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I just purchased a new single detached home in a brand new neighborhood. Our city hasn't had much for architectural guidelines in the past including my previous home built in 2004 but I was informed after purchase that there is quite the detailed package for this area.

While most of the guidelines are reasonable, what are your experiences if you fail to comply? Two I have an issue with are:

1) They want a brown stained fence built from spruce using only nails when I want to use pressure treated unstained/unpainted built with screws.

2) No front facing satellite dishes, or dishes over 1m(3.3ft) in the rear. Not an issue for me as my backyard faces south, however I know many other people will have an issue with this since they face north onto the street.

There is no home owners association present, this is not a condo, and these are not city bylaws. Can they actually force you to do anything or are these guidelines just highly recommended to maintain property value?
 

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That is a HOA, not architectural guidelines. As for the satellite dish, they can not restrict you from where you place it on your property, nor keep you from placing one on your property, per the FCC, but with Canada, it would not apply. Because of HOA & cities have become over critical how their appearances are, they have caused not only ATT to not finish their build out of U-Verse in the states, but also have cause multiple headaches other ways. The fence, yes they can enforce that to make everything look the same for asthetics.
 

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That's the weird part - there is no HOA and this was one of the things I made sure of when I bought. These guidelines mentioned above are straight from the developer and was a bit of a shock to read.
 

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uva uvam vivendo variafit
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I agree - it sounds like an HOA. PT would make a better material for the fence and you should be able to stain it make it look like the other fences depending on how dark the stain is. You can probably ask the HOA for permission to use PT. Typically the concern over the dishes is that they not be in sight. I don't understand why having your house face N/S makes a difference unless the lots are small and the houses are two story.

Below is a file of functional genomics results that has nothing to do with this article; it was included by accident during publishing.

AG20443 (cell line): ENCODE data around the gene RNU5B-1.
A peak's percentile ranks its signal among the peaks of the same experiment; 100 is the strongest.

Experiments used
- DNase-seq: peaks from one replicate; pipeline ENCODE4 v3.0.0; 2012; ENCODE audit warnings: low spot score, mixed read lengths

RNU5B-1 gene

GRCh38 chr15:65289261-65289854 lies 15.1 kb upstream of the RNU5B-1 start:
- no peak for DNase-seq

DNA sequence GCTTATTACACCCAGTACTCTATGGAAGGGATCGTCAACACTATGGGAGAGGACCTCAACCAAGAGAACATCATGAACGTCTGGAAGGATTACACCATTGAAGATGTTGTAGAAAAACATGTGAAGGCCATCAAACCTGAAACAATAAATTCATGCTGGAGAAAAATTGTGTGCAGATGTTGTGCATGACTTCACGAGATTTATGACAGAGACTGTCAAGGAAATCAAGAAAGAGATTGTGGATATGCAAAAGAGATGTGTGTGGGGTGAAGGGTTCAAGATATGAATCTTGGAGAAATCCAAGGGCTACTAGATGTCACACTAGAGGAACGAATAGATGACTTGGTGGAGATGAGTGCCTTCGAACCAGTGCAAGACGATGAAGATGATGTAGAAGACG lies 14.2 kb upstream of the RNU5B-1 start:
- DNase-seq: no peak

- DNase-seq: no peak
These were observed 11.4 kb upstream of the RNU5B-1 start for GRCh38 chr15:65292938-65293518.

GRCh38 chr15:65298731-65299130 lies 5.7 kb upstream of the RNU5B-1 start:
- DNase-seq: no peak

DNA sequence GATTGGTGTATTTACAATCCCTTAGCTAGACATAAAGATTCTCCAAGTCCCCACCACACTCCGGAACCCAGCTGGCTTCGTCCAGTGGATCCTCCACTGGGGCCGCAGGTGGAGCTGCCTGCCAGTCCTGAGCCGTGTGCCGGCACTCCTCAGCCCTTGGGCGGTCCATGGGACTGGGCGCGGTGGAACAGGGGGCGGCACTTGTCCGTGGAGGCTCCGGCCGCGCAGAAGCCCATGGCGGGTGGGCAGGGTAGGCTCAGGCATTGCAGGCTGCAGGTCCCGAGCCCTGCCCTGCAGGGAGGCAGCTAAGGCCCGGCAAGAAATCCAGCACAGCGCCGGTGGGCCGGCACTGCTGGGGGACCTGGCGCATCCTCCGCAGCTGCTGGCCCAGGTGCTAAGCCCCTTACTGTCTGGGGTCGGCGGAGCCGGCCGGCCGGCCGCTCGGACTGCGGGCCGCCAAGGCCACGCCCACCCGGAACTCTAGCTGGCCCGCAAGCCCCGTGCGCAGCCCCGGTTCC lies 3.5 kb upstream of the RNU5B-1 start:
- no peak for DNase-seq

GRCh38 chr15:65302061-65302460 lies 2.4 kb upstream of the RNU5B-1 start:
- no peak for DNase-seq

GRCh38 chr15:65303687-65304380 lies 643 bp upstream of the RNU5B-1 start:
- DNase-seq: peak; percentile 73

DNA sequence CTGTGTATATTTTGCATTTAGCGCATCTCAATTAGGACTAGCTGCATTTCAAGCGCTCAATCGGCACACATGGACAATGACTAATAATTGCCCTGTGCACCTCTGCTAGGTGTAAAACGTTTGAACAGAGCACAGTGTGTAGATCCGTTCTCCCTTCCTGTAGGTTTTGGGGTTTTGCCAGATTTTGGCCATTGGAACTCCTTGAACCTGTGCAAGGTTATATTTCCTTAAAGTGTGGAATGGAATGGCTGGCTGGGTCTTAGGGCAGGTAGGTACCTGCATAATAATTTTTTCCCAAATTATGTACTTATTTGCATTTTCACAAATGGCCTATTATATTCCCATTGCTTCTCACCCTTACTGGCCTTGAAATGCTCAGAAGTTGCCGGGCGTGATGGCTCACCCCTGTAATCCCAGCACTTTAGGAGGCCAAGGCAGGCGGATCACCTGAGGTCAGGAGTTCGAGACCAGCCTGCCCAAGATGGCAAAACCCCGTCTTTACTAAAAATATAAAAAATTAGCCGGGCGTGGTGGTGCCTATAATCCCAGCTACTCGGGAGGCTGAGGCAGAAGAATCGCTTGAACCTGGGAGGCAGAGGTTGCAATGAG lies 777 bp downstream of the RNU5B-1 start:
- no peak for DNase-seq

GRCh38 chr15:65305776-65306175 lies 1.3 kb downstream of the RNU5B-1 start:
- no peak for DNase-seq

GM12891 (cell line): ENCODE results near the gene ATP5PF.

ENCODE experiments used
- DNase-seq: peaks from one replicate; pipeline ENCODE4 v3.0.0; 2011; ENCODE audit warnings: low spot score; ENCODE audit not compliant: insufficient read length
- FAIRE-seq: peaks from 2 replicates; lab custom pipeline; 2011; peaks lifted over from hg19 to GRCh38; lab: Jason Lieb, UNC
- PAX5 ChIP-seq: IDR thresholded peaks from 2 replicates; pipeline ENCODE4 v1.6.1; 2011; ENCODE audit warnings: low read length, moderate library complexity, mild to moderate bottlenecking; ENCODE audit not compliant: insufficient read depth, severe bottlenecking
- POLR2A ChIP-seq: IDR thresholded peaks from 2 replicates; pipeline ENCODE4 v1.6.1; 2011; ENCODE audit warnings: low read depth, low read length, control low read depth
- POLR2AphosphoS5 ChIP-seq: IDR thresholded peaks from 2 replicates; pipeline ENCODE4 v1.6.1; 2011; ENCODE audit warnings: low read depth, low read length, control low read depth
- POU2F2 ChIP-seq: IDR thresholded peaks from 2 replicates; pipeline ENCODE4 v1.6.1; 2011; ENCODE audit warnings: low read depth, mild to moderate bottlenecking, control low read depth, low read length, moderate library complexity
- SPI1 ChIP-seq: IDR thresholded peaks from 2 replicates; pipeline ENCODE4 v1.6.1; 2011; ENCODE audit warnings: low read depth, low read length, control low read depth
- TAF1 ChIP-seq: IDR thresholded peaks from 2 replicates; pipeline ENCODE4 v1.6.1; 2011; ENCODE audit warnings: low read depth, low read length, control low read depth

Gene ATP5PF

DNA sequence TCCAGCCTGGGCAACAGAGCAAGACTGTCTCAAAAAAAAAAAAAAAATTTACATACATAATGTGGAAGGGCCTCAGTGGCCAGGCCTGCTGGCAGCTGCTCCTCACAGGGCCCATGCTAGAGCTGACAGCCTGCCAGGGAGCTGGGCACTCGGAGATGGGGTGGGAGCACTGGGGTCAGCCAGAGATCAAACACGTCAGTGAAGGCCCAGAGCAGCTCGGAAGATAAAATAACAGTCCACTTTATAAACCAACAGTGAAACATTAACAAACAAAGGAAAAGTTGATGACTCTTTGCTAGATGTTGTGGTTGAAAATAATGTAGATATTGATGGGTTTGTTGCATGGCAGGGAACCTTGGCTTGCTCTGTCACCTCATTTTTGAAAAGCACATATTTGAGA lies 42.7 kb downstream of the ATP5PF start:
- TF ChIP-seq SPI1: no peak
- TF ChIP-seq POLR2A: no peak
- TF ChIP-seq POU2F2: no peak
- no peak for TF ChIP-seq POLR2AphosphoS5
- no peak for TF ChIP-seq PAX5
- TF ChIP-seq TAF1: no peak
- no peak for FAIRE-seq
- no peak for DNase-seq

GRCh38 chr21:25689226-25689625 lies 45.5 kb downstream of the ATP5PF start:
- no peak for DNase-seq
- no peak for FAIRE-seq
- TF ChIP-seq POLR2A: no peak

Look around your neighborhood and see if there are any violations. If you see a lot, the HOA is not strong. If you don't see any, the HOA is likely strict. If you violate the covenants they can sue you. I would find out who is on the HOA committee and talk to them about your concerns.
 

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uva uvam vivendo variafit
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That's the weird part - there is no HOA and this was one of the things I made sure of when I bought. These guidelines mentioned above are straight from the developer and was a bit of a shock to read.
It's possible that covenants exist without an HOA, especially if the neighborhood is new (if nobody has moved into any of the houses, there are no people to form a committee).
 

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Too Short? Cut it Again!
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It's possible that covenants exist without an HOA, especially if the neighborhood is new (if nobody has moved into any of the houses, there are no people to form a committee).
Yup and the builder probably had to agree to them in order to get building permits. They will turn into ordinances from the City or HOA when your hood is populated.

The good news is now is the time to challenge them if you want, say a pink, rather than brown fence.

Satellite dishes are rather hideous looking. But I think a prior poster is correct and you cannot be denied placement of a device that delivers telecommunications to you. Check this out though.
 

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sdsester, here in the U.S. they can not restrict you from putting up a antenna for OTA or Satellite. As you know in Chicago, they wrecked havoc on the placement of the VRAD's for ATT, even though there are cabinets all over the city for telecommunications, CATV and power. People that rule neighborhoods only care about their own narrow mindedness, not the positive for everyone, with still the restrictions of no broken down cars, etc.
 
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